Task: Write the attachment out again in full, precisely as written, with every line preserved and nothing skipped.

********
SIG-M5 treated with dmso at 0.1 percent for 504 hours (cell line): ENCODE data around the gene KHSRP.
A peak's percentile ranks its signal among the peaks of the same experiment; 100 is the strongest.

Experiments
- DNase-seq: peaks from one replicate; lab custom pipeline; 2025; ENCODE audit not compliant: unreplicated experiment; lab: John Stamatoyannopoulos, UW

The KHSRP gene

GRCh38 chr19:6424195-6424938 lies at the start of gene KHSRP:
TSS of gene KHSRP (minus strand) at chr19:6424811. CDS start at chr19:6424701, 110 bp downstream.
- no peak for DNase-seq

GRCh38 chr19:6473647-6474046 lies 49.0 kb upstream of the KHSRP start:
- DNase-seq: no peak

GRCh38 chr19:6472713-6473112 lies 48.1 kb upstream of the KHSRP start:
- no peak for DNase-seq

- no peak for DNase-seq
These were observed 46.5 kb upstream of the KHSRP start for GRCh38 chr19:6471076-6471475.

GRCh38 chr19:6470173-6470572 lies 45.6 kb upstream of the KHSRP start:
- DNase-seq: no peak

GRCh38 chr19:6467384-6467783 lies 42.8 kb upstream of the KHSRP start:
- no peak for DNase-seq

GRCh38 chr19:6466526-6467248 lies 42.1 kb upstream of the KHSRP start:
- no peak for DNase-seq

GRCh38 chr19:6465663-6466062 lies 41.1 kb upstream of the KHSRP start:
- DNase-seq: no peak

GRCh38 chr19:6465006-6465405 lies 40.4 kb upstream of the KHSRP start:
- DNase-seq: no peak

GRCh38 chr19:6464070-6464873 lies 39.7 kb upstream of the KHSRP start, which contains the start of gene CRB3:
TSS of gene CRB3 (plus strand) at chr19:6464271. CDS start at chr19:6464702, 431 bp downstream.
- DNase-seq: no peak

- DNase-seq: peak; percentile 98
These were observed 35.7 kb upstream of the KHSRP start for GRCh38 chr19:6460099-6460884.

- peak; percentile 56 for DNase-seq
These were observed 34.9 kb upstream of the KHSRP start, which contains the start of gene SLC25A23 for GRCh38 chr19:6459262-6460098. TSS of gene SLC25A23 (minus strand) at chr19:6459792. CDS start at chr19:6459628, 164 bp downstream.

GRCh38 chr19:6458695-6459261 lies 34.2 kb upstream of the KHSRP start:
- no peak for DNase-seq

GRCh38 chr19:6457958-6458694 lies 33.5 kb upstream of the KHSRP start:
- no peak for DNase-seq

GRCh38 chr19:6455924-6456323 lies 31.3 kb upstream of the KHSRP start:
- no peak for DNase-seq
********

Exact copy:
SIG-M5 treated with dmso at 0.1 percent for 504 hours (cell line): ENCODE data around the gene KHSRP.
A peak's percentile ranks its signal among the peaks of the same experiment; 100 is the strongest.

Experiments
- DNase-seq: peaks from one replicate; lab custom pipeline; 2025; ENCODE audit not compliant: unreplicated experiment; lab: John Stamatoyannopoulos, UW

The KHSRP gene

GRCh38 chr19:6424195-6424938 lies at the start of gene KHSRP:
TSS of gene KHSRP (minus strand) at chr19:6424811. CDS start at chr19:6424701, 110 bp downstream.
- no peak for DNase-seq

GRCh38 chr19:6473647-6474046 lies 49.0 kb upstream of the KHSRP start:
- DNase-seq: no peak

GRCh38 chr19:6472713-6473112 lies 48.1 kb upstream of the KHSRP start:
- no peak for DNase-seq

- no peak for DNase-seq
These were observed 46.5 kb upstream of the KHSRP start for GRCh38 chr19:6471076-6471475.

GRCh38 chr19:6470173-6470572 lies 45.6 kb upstream of the KHSRP start:
- DNase-seq: no peak

GRCh38 chr19:6467384-6467783 lies 42.8 kb upstream of the KHSRP start:
- no peak for DNase-seq

GRCh38 chr19:6466526-6467248 lies 42.1 kb upstream of the KHSRP start:
- no peak for DNase-seq

GRCh38 chr19:6465663-6466062 lies 41.1 kb upstream of the KHSRP start:
- DNase-seq: no peak

GRCh38 chr19:6465006-6465405 lies 40.4 kb upstream of the KHSRP start:
- DNase-seq: no peak

GRCh38 chr19:6464070-6464873 lies 39.7 kb upstream of the KHSRP start, which contains the start of gene CRB3:
TSS of gene CRB3 (plus strand) at chr19:6464271. CDS start at chr19:6464702, 431 bp downstream.
- DNase-seq: no peak

- DNase-seq: peak; percentile 98
These were observed 35.7 kb upstream of the KHSRP start for GRCh38 chr19:6460099-6460884.

- peak; percentile 56 for DNase-seq
These were observed 34.9 kb upstream of the KHSRP start, which contains the start of gene SLC25A23 for GRCh38 chr19:6459262-6460098. TSS of gene SLC25A23 (minus strand) at chr19:6459792. CDS start at chr19:6459628, 164 bp downstream.

GRCh38 chr19:6458695-6459261 lies 34.2 kb upstream of the KHSRP start:
- no peak for DNase-seq

GRCh38 chr19:6457958-6458694 lies 33.5 kb upstream of the KHSRP start:
- no peak for DNase-seq

GRCh38 chr19:6455924-6456323 lies 31.3 kb upstream of the KHSRP start:
- no peak for DNase-seq